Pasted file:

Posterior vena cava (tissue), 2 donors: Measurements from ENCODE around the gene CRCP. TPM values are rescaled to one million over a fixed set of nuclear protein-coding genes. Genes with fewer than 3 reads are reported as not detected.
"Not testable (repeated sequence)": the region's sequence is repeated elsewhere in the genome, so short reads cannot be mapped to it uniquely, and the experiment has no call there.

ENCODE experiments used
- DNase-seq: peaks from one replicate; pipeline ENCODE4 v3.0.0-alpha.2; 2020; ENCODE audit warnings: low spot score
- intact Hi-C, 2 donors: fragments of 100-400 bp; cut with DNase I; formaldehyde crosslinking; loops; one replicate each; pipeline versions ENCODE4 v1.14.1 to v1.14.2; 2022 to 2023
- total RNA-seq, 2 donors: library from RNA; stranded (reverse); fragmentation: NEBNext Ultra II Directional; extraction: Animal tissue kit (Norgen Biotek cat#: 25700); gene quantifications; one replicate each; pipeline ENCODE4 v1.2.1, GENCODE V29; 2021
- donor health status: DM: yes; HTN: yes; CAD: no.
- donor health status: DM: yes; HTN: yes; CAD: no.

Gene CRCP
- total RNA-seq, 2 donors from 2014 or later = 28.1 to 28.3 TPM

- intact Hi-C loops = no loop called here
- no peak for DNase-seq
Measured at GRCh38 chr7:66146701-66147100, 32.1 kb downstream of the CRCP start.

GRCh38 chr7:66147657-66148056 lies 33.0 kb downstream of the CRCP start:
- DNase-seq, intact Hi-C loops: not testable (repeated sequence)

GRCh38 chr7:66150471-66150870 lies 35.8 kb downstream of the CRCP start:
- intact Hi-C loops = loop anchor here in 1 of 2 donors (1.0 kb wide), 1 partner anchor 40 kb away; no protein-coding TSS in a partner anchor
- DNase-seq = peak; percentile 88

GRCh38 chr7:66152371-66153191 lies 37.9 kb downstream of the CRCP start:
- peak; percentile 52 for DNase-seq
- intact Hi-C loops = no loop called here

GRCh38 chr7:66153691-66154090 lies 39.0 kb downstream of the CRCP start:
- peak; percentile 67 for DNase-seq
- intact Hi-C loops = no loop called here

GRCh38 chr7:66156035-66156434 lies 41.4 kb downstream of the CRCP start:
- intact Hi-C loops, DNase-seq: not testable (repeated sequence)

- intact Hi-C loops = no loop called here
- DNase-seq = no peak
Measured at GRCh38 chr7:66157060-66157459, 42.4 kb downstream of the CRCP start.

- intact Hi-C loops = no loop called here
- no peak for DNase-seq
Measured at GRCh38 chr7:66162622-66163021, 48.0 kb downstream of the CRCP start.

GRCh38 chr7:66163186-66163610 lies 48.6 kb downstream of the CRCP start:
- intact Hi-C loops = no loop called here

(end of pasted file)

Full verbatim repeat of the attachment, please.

Posterior vena cava (tissue), 2 donors: Measurements from ENCODE around the gene CRCP. TPM values are rescaled to one million over a fixed set of nuclear protein-coding genes. Genes with fewer than 3 reads are reported as not detected.
"Not testable (repeated sequence)": the region's sequence is repeated elsewhere in the genome, so short reads cannot be mapped to it uniquely, and the experiment has no call there.

ENCODE experiments used
- DNase-seq: peaks from one replicate; pipeline ENCODE4 v3.0.0-alpha.2; 2020; ENCODE audit warnings: low spot score
- intact Hi-C, 2 donors: fragments of 100-400 bp; cut with DNase I; formaldehyde crosslinking; loops; one replicate each; pipeline versions ENCODE4 v1.14.1 to v1.14.2; 2022 to 2023
- total RNA-seq, 2 donors: library from RNA; stranded (reverse); fragmentation: NEBNext Ultra II Directional; extraction: Animal tissue kit (Norgen Biotek cat#: 25700); gene quantifications; one replicate each; pipeline ENCODE4 v1.2.1, GENCODE V29; 2021
- donor health status: DM: yes; HTN: yes; CAD: no.
- donor health status: DM: yes; HTN: yes; CAD: no.

Gene CRCP
- total RNA-seq, 2 donors from 2014 or later = 28.1 to 28.3 TPM

- intact Hi-C loops = no loop called here
- no peak for DNase-seq
Measured at GRCh38 chr7:66146701-66147100, 32.1 kb downstream of the CRCP start.

GRCh38 chr7:66147657-66148056 lies 33.0 kb downstream of the CRCP start:
- DNase-seq, intact Hi-C loops: not testable (repeated sequence)

GRCh38 chr7:66150471-66150870 lies 35.8 kb downstream of the CRCP start:
- intact Hi-C loops = loop anchor here in 1 of 2 donors (1.0 kb wide), 1 partner anchor 40 kb away; no protein-coding TSS in a partner anchor
- DNase-seq = peak; percentile 88

GRCh38 chr7:66152371-66153191 lies 37.9 kb downstream of the CRCP start:
- peak; percentile 52 for DNase-seq
- intact Hi-C loops = no loop called here

GRCh38 chr7:66153691-66154090 lies 39.0 kb downstream of the CRCP start:
- peak; percentile 67 for DNase-seq
- intact Hi-C loops = no loop called here

GRCh38 chr7:66156035-66156434 lies 41.4 kb downstream of the CRCP start:
- intact Hi-C loops, DNase-seq: not testable (repeated sequence)

- intact Hi-C loops = no loop called here
- DNase-seq = no peak
Measured at GRCh38 chr7:66157060-66157459, 42.4 kb downstream of the CRCP start.

- intact Hi-C loops = no loop called here
- no peak for DNase-seq
Measured at GRCh38 chr7:66162622-66163021, 48.0 kb downstream of the CRCP start.

GRCh38 chr7:66163186-66163610 lies 48.6 kb downstream of the CRCP start:
- intact Hi-C loops = no loop called here